By Natalie Rich /// Staff Writer
Any student who opened an email entitled “Lewis & Clark College Student Health Survey” was met with a perhaps familiar line of questioning: rate your personal levels and history with regards to mental health, physical fitness, nutrition, alcohol and substance use, violence, disabilities and sexual health. On Feb. 22, the National College Health Assessment (NCHA) survey was sent out to every undergraduate, graduate, and law student at Lewis & Clark. The survey, created by the American College Health Association, is designed to take stock of student health and behavior.
“Schools choose to participate in this, and more than 300-400,000 people have taken it,” Associate Director of Health Promotion Melissa Osmond said. “We first started participating in 2005, since 2010 we included law and grad [students].”
While there are other similar health surveys, such as the survey given by the Core Institute, which is focused primarily on substance use and abuse, NCHA covers the most subjects.
“We prefer NCHA because it covers a more broad spectrum of health areas,” Osmond said.
Since LC has been using the NCHA survey since 2005, LC has primarily used this survey to assess trends.
“We use the surveys to get an idea of where there are areas where we need to pay attention, such as if there’s indicators around alcohol abuse of increases in mental health issues,” Osmond said. “We can use that data to help support asking for more resources in the area of wellness.”
Essentially, if the data proves that the school is lacking in certain areas as far as student wellness, the Wellness Center can use that data to petition for more funds from the school to allocate towards alleviating and preventing that problem.
The survey is also used to assess the effectiveness of programs. For example, if high alcohol use among students is an identified problem in the survey, and the program subsequently implemented to address that issue is successful, the survey should reflect that. This is important to show to those on the Board of Trustees, which is in charge of allocating resources in the future.
In addition to LC’s own raw data, every school receives a reference group report, which is a compilation report of every school who participated in the same survey in the same time period. That way, schools can see how their students’ behavior compares to national trends.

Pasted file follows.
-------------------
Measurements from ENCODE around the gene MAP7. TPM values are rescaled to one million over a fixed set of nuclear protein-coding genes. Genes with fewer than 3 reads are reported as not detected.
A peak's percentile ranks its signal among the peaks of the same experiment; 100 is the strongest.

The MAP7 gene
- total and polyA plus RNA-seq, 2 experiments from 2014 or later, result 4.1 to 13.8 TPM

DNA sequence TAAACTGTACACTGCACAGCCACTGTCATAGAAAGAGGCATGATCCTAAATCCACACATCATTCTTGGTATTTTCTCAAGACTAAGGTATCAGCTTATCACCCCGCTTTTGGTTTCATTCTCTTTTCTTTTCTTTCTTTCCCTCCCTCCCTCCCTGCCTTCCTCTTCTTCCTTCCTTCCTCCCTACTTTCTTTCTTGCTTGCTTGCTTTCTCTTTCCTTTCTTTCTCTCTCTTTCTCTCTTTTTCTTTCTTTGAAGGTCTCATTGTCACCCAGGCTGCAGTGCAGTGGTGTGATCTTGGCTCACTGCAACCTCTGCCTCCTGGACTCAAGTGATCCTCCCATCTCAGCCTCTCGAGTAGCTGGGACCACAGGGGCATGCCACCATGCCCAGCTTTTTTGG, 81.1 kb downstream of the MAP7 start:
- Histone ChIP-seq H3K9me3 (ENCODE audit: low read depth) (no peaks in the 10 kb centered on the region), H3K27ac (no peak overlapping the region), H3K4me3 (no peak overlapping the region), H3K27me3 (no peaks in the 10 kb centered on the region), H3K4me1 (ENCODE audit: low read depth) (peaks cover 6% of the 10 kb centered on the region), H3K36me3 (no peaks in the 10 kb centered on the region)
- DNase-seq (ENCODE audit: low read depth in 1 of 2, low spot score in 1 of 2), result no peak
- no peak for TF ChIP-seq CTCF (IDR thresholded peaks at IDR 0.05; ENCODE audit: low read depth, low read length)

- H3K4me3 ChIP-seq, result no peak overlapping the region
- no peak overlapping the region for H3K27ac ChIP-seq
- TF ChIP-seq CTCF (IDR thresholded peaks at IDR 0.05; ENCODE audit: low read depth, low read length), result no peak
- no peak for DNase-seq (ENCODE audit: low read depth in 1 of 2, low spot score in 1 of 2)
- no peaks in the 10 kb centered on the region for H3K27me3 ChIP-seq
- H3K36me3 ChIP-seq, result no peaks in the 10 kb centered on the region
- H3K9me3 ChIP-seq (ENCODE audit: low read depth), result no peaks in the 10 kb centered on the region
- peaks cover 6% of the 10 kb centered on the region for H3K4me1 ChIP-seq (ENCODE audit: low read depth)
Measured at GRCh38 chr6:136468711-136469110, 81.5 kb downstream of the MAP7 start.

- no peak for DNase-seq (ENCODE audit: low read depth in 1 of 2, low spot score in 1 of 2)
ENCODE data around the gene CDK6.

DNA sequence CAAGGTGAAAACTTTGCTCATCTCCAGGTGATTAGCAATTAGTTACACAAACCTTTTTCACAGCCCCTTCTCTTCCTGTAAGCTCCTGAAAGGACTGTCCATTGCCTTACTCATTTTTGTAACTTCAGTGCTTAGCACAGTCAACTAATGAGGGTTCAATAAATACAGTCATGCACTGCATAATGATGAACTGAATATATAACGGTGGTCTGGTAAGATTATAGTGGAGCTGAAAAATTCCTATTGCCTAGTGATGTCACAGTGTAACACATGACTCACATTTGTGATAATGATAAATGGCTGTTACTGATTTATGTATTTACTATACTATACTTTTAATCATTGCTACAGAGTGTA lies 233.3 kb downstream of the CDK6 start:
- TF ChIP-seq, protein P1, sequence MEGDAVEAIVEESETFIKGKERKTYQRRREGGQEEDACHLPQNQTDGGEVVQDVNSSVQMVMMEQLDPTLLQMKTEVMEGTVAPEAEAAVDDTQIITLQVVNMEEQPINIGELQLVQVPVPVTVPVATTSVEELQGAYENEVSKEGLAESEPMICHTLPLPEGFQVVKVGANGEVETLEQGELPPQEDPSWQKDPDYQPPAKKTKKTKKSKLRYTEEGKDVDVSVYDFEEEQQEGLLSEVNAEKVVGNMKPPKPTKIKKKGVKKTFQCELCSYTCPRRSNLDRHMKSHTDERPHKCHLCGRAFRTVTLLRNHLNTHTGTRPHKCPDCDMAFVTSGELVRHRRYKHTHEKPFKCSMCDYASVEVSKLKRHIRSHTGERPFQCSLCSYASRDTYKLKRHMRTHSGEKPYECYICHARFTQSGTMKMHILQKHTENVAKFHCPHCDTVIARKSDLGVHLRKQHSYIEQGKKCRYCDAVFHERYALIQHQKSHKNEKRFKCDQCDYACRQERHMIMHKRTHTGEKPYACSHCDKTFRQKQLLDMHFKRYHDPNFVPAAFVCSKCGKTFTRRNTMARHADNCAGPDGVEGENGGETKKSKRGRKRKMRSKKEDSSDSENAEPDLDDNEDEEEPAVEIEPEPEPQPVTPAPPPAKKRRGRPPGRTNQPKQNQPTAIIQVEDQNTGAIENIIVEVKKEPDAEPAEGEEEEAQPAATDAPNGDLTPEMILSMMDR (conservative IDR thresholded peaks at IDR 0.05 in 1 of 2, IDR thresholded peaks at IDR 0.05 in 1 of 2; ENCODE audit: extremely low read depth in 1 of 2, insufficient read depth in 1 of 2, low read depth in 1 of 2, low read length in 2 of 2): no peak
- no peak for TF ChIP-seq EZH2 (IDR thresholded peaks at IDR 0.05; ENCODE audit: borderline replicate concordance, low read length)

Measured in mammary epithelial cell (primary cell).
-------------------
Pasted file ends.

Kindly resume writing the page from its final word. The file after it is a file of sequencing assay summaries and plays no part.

“We like to celebrate the things we look good in,” Osmond said. “I know that consistently our students report a higher level of physical activity and better nutrition than. say, the reference group does. Obviously there are outliers, but the general trend is that.”
With regards to the response rate, the preferred minimum response rate nationwide is approximately 25%. Osmond said that the Lewis & Clark undergraduate campus average is 25-30%, which she remarks, “is very high nationally.” As for the graduate school, the answer rate was originally quite low, but more recently they’ve reached just under 25%. The Law School reported a 22-27% response rate.
Despite the insistence of the importance of this survey, some students felt less compelled to take it.
“I’m pessimistic about it,” Halle Carrier ’19 said. “I don’t want them to know what I think.”
In general, students seemed to either ignore the survey or take it quickly and apathetically.
“I did it, it wasn’t bad,” Zoe Mitchell ’19 said.
To address the issue of anonymity, Osmond clarified that it is a confidential process. The emails with the survey link on them are sent from the ACHA directly, because LC sends them a blanket list of their entire student address book. LC cannot see the answers given by any particular student, and the only direct confirmation they get of any student even taking the survey is when the ACHA sends them the emails of the students who won the random prize drawing.
Though the survey may feel tedious and unnecessary to some students, Osmond hopes that students will take it anyway, stressing the information gained from this survey is useful and vital to getting funds for necessary programs.
“This information is important to us,” Osmond said. “By no means do I want to coerce anybody into taking the survey, but it really does help us understand the needs and…unmet needs, of students when it comes to health-related things on campus. Especially with counseling services. We know that’s an area of high demand, and we want to meet that demand.”